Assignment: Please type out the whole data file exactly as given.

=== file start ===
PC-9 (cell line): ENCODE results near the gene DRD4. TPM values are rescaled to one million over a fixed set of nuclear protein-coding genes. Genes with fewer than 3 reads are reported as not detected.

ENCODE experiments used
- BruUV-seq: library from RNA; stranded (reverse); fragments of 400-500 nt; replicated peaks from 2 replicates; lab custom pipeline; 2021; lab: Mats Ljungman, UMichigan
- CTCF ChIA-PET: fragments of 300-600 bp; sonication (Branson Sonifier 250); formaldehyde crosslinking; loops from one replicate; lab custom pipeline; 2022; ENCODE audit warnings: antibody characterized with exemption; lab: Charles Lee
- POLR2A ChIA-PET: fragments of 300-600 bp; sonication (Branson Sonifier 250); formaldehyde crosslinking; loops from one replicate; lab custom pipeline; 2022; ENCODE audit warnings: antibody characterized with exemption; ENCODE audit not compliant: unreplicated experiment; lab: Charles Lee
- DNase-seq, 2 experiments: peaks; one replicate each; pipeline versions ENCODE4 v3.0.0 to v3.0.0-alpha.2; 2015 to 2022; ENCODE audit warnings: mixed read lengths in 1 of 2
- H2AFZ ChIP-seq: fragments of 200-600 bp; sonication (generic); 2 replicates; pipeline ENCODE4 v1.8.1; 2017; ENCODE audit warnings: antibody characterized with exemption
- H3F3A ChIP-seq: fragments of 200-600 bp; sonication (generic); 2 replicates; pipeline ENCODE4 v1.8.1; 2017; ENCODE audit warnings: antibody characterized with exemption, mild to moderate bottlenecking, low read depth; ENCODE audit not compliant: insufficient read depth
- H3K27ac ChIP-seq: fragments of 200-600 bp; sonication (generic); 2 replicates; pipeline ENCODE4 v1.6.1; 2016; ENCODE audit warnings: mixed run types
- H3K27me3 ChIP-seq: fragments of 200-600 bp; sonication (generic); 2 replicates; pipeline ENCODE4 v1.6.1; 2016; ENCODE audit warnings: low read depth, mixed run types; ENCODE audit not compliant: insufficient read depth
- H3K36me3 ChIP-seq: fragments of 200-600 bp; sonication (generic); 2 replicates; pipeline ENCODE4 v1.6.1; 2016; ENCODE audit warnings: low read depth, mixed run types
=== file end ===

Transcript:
PC-9 (cell line): ENCODE results near the gene DRD4. TPM values are rescaled to one million over a fixed set of nuclear protein-coding genes. Genes with fewer than 3 reads are reported as not detected.

ENCODE experiments used
- BruUV-seq: library from RNA; stranded (reverse); fragments of 400-500 nt; replicated peaks from 2 replicates; lab custom pipeline; 2021; lab: Mats Ljungman, UMichigan
- CTCF ChIA-PET: fragments of 300-600 bp; sonication (Branson Sonifier 250); formaldehyde crosslinking; loops from one replicate; lab custom pipeline; 2022; ENCODE audit warnings: antibody characterized with exemption; lab: Charles Lee
- POLR2A ChIA-PET: fragments of 300-600 bp; sonication (Branson Sonifier 250); formaldehyde crosslinking; loops from one replicate; lab custom pipeline; 2022; ENCODE audit warnings: antibody characterized with exemption; ENCODE audit not compliant: unreplicated experiment; lab: Charles Lee
- DNase-seq, 2 experiments: peaks; one replicate each; pipeline versions ENCODE4 v3.0.0 to v3.0.0-alpha.2; 2015 to 2022; ENCODE audit warnings: mixed read lengths in 1 of 2
- H2AFZ ChIP-seq: fragments of 200-600 bp; sonication (generic); 2 replicates; pipeline ENCODE4 v1.8.1; 2017; ENCODE audit warnings: antibody characterized with exemption
- H3F3A ChIP-seq: fragments of 200-600 bp; sonication (generic); 2 replicates; pipeline ENCODE4 v1.8.1; 2017; ENCODE audit warnings: antibody characterized with exemption, mild to moderate bottlenecking, low read depth; ENCODE audit not compliant: insufficient read depth
- H3K27ac ChIP-seq: fragments of 200-600 bp; sonication (generic); 2 replicates; pipeline ENCODE4 v1.6.1; 2016; ENCODE audit warnings: mixed run types
- H3K27me3 ChIP-seq: fragments of 200-600 bp; sonication (generic); 2 replicates; pipeline ENCODE4 v1.6.1; 2016; ENCODE audit warnings: low read depth, mixed run types; ENCODE audit not compliant: insufficient read depth
- H3K36me3 ChIP-seq: fragments of 200-600 bp; sonication (generic); 2 replicates; pipeline ENCODE4 v1.6.1; 2016; ENCODE audit warnings: low read depth, mixed run types